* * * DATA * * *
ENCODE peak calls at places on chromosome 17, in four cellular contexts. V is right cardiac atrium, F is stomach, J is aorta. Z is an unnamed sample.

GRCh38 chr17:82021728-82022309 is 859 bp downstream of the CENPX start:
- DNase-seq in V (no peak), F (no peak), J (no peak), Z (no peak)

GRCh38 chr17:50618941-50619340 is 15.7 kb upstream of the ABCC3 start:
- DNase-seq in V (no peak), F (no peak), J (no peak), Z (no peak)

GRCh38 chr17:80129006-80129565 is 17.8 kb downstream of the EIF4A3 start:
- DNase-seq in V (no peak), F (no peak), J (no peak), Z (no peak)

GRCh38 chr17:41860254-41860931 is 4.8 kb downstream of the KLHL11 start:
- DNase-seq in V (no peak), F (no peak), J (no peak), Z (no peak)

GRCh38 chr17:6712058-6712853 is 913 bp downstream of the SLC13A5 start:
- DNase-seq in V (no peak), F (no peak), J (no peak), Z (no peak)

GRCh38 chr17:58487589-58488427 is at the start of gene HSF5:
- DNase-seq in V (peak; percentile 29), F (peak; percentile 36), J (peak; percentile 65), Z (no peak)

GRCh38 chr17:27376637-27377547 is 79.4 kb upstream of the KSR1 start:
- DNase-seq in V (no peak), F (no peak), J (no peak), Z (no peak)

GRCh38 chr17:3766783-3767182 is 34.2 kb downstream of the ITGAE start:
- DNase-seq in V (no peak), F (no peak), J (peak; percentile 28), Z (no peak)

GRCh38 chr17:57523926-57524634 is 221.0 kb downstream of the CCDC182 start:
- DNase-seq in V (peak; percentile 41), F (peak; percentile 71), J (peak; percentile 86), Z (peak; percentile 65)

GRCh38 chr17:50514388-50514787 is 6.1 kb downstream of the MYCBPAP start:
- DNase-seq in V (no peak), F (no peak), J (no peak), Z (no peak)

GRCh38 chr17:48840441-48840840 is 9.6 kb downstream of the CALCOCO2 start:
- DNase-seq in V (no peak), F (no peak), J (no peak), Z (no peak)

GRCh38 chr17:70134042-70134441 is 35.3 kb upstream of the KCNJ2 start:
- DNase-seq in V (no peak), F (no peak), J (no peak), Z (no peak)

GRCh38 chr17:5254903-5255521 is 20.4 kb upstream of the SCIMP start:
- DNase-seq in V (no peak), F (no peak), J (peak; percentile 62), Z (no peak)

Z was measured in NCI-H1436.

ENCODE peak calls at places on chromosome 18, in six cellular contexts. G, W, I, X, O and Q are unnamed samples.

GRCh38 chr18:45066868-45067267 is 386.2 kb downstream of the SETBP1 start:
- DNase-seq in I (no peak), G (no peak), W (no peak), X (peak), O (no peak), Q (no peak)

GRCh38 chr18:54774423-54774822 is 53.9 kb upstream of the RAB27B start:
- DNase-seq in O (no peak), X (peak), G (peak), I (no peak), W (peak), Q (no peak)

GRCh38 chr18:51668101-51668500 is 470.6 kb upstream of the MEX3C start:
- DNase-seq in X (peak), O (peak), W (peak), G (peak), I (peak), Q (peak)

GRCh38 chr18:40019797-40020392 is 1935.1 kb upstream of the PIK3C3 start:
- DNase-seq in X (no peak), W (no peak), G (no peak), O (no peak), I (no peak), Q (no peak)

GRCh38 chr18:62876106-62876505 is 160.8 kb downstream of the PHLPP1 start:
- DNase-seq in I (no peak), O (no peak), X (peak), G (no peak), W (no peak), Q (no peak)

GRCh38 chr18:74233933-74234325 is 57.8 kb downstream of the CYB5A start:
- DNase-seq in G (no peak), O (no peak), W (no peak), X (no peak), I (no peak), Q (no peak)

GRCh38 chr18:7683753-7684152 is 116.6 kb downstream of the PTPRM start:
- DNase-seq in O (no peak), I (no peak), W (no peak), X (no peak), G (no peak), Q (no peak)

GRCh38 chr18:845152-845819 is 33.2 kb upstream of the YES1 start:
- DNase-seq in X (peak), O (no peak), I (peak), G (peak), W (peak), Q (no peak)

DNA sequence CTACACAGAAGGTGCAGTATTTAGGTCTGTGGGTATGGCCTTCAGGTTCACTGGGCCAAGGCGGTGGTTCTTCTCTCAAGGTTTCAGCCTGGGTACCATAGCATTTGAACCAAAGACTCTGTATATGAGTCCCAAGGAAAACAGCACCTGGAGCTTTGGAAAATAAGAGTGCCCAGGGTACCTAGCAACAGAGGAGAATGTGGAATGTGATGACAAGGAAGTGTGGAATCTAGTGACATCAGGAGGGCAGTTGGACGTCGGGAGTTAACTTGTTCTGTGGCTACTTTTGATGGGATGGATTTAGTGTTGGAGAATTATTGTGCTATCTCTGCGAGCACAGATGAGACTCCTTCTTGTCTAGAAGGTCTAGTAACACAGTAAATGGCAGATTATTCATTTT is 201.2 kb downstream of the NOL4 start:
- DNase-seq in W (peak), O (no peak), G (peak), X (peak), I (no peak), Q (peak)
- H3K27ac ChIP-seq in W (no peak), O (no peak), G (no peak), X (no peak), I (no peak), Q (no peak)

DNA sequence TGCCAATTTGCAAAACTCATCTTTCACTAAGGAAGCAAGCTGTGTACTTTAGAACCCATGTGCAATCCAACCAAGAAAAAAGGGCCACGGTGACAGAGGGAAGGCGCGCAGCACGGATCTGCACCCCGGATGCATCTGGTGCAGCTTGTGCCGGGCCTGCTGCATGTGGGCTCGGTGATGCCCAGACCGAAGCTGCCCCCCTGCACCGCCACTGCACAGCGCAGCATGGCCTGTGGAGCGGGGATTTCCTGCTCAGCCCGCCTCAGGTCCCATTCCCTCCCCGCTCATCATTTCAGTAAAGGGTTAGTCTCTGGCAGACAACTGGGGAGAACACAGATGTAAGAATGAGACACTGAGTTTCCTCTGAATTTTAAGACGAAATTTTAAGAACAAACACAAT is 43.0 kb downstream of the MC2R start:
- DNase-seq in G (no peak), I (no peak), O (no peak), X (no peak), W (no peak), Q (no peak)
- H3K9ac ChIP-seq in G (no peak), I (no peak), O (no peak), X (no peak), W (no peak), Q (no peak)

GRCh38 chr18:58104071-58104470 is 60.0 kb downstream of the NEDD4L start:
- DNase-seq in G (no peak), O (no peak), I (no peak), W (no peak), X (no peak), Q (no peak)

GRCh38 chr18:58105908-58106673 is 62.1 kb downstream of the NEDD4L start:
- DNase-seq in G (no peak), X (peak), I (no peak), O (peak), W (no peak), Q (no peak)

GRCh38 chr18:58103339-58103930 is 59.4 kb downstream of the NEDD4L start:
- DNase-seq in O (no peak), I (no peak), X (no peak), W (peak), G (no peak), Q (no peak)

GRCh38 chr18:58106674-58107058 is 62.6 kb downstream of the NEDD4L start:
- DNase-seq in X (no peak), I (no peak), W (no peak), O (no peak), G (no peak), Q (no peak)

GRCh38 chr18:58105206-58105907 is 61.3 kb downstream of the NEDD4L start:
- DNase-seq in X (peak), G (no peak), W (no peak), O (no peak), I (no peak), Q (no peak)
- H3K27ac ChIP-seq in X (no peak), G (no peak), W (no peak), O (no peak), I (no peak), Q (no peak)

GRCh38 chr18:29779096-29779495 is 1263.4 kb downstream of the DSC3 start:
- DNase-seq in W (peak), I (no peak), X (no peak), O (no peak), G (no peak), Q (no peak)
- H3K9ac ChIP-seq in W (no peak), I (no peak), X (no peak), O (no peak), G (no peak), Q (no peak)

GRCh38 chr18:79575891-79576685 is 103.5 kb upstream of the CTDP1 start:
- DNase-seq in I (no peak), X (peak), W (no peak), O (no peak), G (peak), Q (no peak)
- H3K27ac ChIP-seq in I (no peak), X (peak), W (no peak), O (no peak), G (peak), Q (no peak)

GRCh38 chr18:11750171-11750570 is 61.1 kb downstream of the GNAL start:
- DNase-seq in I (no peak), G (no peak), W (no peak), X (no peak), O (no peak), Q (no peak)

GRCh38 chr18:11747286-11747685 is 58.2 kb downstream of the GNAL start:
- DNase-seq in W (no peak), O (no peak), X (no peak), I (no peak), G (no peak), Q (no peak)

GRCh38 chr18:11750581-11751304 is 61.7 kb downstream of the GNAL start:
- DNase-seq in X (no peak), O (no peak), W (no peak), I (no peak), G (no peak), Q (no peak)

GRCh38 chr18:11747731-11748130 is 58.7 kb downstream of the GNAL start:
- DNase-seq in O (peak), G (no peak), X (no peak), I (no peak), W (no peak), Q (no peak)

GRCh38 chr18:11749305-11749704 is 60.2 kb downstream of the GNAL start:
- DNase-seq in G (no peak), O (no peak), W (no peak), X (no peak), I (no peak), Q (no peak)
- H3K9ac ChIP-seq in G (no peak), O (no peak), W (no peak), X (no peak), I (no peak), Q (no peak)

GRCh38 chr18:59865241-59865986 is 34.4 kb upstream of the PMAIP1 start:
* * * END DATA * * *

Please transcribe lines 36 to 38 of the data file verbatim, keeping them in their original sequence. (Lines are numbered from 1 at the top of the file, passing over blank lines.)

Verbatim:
GRCh38 chr18:40019797-40020392 is 1935.1 kb upstream of the PIK3C3 start:
- DNase-seq in X (no peak), W (no peak), G (no peak), O (no peak), I (no peak), Q (no peak)

GRCh38 chr18:62876106-62876505 is 160.8 kb downstream of the PHLPP1 start: